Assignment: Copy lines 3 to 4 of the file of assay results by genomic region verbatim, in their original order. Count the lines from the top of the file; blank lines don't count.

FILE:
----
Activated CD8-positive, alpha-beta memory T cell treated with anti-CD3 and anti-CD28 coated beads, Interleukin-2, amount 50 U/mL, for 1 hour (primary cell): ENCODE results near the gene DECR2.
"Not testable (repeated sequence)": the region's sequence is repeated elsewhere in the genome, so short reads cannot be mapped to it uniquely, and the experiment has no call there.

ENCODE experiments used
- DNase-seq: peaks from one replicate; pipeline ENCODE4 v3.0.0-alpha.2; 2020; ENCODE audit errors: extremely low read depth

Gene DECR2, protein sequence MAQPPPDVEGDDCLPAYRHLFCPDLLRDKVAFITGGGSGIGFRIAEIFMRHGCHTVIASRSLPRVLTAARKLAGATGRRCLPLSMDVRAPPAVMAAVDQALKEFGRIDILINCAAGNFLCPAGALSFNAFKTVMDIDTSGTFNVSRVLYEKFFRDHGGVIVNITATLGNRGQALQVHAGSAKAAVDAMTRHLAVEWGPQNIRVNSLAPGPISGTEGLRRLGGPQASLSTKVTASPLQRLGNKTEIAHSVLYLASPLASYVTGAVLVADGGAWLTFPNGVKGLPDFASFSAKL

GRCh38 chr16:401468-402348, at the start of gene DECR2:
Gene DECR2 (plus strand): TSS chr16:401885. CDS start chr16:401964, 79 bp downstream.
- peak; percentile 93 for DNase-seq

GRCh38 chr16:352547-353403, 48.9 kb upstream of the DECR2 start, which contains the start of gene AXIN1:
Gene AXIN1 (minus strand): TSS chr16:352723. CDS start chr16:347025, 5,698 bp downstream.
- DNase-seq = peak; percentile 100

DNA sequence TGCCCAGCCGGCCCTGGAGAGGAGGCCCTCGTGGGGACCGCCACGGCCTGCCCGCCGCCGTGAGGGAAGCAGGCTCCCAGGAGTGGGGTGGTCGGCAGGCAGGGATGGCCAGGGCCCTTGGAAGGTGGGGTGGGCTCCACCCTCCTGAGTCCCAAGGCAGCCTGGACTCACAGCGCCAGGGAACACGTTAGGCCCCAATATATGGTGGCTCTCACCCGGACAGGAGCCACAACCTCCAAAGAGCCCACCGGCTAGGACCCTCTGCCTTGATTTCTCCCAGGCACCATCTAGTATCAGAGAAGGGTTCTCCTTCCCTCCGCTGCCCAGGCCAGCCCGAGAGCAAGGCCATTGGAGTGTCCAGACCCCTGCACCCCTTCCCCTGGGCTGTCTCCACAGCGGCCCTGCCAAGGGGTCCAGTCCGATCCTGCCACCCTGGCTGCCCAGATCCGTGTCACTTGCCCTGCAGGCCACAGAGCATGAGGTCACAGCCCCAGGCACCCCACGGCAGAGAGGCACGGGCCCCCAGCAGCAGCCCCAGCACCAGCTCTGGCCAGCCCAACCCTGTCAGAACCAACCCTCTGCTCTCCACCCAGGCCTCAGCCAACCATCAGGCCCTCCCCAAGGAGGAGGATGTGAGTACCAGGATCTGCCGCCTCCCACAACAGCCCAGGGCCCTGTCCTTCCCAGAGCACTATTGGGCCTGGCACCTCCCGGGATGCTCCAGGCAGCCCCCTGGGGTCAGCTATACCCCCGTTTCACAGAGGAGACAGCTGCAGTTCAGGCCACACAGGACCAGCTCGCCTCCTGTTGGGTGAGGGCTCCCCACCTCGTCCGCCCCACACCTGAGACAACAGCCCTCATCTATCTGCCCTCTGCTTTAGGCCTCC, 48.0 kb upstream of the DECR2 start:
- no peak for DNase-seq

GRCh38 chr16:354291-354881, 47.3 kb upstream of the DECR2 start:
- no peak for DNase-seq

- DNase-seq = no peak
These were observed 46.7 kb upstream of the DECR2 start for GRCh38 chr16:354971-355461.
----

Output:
ENCODE experiments used
- DNase-seq: peaks from one replicate; pipeline ENCODE4 v3.0.0-alpha.2; 2020; ENCODE audit errors: extremely low read depth